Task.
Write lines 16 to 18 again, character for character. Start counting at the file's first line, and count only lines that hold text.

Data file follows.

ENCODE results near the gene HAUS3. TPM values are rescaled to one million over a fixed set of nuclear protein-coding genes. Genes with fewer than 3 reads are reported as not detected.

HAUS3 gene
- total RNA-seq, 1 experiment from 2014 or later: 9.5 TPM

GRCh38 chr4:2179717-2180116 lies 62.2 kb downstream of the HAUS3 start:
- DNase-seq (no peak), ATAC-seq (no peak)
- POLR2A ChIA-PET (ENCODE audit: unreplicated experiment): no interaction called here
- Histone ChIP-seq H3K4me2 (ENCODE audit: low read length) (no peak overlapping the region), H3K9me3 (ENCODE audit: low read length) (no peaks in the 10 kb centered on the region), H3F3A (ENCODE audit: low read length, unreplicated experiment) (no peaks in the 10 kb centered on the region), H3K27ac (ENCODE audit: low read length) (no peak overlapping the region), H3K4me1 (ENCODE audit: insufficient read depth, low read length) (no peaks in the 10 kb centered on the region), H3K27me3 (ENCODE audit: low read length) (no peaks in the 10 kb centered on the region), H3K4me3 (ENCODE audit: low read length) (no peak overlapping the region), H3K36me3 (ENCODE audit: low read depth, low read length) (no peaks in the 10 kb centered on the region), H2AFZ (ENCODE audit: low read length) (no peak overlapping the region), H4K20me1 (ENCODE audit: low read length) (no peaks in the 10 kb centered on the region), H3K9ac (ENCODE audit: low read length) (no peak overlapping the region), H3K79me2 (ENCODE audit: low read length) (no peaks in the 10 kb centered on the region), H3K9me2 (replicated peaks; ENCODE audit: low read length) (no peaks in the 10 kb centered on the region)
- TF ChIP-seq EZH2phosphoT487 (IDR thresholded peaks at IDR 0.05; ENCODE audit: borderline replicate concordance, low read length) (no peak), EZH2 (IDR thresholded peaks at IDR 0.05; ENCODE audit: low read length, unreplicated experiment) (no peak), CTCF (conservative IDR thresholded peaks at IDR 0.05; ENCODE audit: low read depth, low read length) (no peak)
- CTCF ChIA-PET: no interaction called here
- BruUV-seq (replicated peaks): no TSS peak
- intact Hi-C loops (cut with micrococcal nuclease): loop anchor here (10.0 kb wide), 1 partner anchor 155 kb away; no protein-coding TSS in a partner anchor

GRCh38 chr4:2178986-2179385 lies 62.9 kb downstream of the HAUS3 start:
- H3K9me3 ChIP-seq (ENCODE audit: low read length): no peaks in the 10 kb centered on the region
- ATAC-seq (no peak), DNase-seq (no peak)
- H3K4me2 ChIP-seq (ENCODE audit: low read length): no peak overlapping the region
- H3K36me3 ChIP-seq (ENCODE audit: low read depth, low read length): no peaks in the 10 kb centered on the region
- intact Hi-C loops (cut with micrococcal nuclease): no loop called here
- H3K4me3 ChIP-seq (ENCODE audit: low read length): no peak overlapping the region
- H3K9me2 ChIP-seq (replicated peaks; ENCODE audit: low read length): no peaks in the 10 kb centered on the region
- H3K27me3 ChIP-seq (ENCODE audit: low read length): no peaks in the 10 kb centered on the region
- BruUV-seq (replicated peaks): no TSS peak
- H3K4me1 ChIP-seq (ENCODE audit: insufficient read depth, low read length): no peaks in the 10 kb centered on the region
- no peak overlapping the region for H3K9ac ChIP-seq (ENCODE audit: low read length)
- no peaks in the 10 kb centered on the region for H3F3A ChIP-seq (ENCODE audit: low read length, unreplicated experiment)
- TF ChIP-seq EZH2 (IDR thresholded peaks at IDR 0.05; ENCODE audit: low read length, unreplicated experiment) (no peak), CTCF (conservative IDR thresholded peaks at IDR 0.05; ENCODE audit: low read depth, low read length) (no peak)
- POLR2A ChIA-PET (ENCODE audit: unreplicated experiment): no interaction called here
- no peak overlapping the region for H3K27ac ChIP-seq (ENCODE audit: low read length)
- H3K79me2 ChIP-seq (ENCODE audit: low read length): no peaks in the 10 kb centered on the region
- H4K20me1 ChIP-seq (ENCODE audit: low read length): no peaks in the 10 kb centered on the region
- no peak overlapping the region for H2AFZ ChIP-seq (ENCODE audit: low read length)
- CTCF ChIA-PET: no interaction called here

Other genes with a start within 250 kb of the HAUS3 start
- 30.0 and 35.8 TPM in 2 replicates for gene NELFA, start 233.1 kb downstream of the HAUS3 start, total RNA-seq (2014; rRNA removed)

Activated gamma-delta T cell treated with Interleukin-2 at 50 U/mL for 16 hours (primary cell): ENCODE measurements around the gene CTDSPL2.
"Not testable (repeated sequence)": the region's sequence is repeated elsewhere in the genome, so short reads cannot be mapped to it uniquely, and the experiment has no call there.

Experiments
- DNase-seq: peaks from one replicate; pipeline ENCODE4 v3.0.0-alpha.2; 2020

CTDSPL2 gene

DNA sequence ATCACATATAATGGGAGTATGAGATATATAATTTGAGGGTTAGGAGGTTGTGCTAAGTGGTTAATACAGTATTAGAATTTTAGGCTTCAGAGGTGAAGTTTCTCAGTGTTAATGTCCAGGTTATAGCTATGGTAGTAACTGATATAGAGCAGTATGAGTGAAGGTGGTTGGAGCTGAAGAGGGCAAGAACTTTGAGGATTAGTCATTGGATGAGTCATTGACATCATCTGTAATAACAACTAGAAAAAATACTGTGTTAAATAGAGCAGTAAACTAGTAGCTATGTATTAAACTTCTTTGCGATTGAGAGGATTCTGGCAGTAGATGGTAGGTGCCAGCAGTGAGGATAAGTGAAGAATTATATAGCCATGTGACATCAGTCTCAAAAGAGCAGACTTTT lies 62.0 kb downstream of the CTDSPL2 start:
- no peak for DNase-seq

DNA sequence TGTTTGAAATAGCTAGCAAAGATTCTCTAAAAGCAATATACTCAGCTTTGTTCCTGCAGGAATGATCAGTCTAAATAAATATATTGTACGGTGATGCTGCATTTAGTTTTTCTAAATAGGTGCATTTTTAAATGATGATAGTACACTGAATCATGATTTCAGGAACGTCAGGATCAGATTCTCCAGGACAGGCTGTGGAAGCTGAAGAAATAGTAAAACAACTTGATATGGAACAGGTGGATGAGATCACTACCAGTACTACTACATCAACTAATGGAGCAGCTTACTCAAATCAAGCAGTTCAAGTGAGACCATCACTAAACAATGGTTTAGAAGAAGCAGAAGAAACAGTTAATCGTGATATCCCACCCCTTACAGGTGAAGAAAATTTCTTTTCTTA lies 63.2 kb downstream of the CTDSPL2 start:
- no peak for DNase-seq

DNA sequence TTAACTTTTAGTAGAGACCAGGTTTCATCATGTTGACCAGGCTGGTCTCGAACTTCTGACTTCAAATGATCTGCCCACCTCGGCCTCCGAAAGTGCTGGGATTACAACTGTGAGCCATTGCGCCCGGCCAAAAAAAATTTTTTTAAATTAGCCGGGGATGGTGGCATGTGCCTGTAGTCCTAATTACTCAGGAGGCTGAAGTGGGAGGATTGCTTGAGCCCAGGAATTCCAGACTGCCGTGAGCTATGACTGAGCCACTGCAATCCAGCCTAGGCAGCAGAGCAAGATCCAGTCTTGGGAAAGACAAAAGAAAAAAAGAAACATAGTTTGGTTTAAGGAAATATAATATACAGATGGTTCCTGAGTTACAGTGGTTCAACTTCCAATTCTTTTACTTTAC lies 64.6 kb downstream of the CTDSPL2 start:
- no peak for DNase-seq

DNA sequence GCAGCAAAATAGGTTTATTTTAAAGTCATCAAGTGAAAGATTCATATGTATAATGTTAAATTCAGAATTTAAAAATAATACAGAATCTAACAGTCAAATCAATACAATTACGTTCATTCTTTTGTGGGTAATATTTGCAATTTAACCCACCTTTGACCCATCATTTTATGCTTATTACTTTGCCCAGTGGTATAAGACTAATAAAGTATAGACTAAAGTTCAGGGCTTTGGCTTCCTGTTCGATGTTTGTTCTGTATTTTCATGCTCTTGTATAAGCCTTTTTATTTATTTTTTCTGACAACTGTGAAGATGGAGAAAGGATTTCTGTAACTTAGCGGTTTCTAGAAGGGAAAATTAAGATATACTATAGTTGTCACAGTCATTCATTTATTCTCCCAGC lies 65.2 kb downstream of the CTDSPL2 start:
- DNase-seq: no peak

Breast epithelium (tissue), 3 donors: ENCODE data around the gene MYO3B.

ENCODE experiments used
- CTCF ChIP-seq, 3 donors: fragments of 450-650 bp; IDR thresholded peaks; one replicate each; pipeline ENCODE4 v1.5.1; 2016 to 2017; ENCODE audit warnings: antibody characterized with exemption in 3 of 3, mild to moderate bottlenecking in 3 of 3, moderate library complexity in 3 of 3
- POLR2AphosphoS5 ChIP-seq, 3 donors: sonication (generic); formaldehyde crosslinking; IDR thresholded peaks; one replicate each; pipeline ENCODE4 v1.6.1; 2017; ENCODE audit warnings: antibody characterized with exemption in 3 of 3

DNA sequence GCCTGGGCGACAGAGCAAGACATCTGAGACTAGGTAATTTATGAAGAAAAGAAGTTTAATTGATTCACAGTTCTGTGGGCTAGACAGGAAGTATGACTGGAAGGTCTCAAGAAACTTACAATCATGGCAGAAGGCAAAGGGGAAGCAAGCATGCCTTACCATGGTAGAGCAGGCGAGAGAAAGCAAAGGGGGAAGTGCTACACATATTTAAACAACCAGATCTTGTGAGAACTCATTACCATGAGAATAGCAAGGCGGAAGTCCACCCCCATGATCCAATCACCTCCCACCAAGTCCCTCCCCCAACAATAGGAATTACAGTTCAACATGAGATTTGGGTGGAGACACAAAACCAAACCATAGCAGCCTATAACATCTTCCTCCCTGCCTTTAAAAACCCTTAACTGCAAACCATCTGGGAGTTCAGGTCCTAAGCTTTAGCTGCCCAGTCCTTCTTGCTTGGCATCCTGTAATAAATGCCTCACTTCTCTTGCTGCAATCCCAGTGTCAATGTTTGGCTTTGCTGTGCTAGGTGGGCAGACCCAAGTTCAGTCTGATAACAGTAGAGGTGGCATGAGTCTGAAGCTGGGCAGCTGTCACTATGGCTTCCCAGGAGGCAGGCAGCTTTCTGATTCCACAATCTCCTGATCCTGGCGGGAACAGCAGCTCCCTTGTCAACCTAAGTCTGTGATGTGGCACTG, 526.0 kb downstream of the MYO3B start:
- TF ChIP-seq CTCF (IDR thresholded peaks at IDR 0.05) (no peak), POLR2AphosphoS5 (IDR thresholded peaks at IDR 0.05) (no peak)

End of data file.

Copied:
- H3K36me3 ChIP-seq (ENCODE audit: low read depth, low read length): no peaks in the 10 kb centered on the region
- intact Hi-C loops (cut with micrococcal nuclease): no loop called here
- H3K4me3 ChIP-seq (ENCODE audit: low read length): no peak overlapping the region